View an interactive map of foreclosures in Douglas County from 2006 to 2010.
Recently mortgage paperwork from a national bank crossed the desk of Lawrence attorney Jonathan Becker.
It came with a signature Becker recognized: M. Matthews.
Becker receives information from an electronic mailing list that tracks the employees of national mortgage companies who have allegedly signed off on an enormous number of mortgage documents without checking the detailed information that they contained.
Those employees have been dubbed robo signers — and M. Matthews is among them.
“We know it is a false affidavit,” Becker said about the paperwork.
The day after Becker spied the questionable signature, banks and federal regulators were testifying before Congress on the faulty paperwork practices that threatened to worsen the nation’s housing crisis.
The Kansas Attorney General’s Office is among the 50 attorneys general who are investigating the process.
“Part of what we are doing is creating a framework to identify how many Kansas homeowners might have been affected by this,” said Gavin Young, spokesman for the Kansas Attorney General’s Office. “There is just no way of knowing.”
Young couldn’t say much else, noting that the attorney general’s office considers the matter an ongoing investigation.
Foreclosures in Douglas County have continued to climb. So far this year, the Douglas County Sheriff’s Office has auctioned 204 homes that have gone into foreclosure. That’s a 62 percent increase from the number of total sheriff’s sales in 2009 and a 143 percent increase from 2007, the year before the economy tanked.
Business at Housing and Credit Counseling Inc. has remained brisk.
At the start of the economic downturn, the nonprofit agency mainly counseled clients who had taken out bad loans or had mortgages that were beyond what their salaries could cover, said Robert Baker, director of education. Now, it’s people who’ve been laid off.
“What you are a seeing now are more folks who had decent jobs and could afford the mortgage, but now in an economic downturn it is not affordable,” Baker said.
As foreclosures rise, Becker sees more people willing to walk away from their homes.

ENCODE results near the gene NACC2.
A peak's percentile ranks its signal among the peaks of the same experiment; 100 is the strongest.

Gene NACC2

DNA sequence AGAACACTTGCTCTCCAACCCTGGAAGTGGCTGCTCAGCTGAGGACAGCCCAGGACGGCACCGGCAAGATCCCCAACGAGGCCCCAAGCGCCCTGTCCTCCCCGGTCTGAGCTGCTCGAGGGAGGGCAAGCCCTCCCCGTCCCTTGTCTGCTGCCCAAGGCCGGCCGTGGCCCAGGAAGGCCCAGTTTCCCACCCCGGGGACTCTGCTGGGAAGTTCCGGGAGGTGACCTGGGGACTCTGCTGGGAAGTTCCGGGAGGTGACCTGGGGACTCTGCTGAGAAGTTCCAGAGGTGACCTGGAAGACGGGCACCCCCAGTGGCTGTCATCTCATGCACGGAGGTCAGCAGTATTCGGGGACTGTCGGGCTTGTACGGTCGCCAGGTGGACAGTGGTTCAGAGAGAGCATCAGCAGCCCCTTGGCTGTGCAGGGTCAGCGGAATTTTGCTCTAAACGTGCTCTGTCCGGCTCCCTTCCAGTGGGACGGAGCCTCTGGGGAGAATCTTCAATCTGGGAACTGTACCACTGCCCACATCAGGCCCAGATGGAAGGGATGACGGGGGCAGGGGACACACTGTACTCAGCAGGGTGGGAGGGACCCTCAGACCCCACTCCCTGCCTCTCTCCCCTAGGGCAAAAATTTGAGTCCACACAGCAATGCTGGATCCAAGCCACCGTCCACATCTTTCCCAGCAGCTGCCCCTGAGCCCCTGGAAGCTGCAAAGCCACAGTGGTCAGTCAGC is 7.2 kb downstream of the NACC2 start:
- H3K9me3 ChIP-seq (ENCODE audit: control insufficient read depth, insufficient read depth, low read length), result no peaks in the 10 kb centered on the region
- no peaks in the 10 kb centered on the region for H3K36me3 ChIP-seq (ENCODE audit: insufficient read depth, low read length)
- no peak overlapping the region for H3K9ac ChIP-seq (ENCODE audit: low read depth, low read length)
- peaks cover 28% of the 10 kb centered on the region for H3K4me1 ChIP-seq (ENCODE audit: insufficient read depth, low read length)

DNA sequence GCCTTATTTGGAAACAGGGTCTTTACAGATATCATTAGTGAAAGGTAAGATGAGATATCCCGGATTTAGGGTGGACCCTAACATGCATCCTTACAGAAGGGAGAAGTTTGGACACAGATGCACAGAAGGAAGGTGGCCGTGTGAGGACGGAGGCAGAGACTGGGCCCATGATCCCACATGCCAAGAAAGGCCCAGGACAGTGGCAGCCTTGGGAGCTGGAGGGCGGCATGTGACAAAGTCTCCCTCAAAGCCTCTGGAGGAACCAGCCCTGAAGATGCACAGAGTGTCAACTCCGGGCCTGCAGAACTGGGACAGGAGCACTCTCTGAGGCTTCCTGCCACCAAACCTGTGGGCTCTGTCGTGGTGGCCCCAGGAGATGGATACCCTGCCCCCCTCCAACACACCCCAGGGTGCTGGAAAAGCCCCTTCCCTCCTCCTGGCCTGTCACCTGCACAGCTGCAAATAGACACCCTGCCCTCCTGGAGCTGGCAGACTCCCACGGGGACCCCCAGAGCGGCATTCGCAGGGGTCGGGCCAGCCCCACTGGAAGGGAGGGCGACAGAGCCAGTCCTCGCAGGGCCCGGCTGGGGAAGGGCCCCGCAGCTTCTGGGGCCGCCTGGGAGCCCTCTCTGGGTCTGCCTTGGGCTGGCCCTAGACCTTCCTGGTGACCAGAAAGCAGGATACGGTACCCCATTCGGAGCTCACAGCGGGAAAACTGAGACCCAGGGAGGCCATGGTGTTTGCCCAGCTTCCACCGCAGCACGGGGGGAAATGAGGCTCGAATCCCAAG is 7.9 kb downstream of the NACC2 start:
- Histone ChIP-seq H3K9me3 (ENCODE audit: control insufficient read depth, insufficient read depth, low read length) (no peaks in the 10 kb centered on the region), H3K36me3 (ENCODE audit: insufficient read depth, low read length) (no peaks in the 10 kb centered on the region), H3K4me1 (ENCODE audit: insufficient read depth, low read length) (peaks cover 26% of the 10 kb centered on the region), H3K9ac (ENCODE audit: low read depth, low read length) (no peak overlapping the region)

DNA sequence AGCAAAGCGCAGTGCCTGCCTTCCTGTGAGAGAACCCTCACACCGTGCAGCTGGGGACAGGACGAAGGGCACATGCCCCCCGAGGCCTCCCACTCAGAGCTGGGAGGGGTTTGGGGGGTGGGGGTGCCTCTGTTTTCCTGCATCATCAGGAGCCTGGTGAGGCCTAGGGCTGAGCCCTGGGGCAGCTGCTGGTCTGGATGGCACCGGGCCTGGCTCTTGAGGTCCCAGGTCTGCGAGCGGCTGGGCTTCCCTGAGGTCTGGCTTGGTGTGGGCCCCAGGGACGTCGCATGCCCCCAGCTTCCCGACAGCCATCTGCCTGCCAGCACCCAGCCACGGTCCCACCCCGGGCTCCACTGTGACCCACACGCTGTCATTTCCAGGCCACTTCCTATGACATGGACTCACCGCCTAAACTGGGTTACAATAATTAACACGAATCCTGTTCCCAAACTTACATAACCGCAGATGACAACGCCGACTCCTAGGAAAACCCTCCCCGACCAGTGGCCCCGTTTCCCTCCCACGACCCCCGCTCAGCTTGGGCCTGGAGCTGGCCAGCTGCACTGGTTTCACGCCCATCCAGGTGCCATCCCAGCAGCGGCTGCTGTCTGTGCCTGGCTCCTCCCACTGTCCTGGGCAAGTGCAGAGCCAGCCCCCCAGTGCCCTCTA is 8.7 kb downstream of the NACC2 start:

“I’m seeing people come in and you can look at them for 35 seconds and you can tell this guy is struggling and depressed. And the reason he is depressed is because he is facing a no-win situation. He is trying to put a roof over his wife and kids,” Becker said. “You tell him you can walk away and not have pay on your mortgage, you can just see the anxiety just literally shedding off of him.”
If banks know homeowners are ready to surrender their home, Becker said, they have become more willing to work out a loan modification.
Both Becker and Baker said working with banks to modify mortgages is taking longer and has become more complicated. Instead of automatically sending homes into foreclosure, banks are more willing to hire attorneys to litigate the cases, something Becker said actually can be beneficial for his clients.
At HCCI, counselors can spend up to 40 hours on a single case.
“And I know there are exceptional cases that took a lot longer than 40 hours,” Baker said.
A messy paper trail
There’s no question in Becker’s mind that local residents are among those holding mortgages that are being called into question by Congress.
At the root of the problem was the continuous buying and selling of mortgages once the homeowner signed the dotted line. To help process those transactions, the banking industry in 1997 created the Mortgage Electronic Registration Systems (MERS) to help track those loans. According to the Associated Press, three out of every five mortgages on the market are registered through MERS. MERS doesn’t actually hold the promissory note to the home, just the mortgage records.
“We are seeing this over and over again,” Becker said. “Either the promissory note and mortgage get separated at birth or they get separated somewhere down the line so you end up with someone holding a promissory note that is no better than a signature note that you get at your local bank. And a mortgage that they can’t foreclose on because they don’t have the promissory note.”
The court then has to make a determination on who owns the property.
For those going into foreclosure, the lost trail of paperwork can buy homeowners more time.
One of Becker’s clients is a couple who have been able to stay in their house for four and half years while the banks straightened out the paperwork.
“If a homeowner stands up and raises the slightest question about the paperwork, it grinds it all to a halt,” Becker said.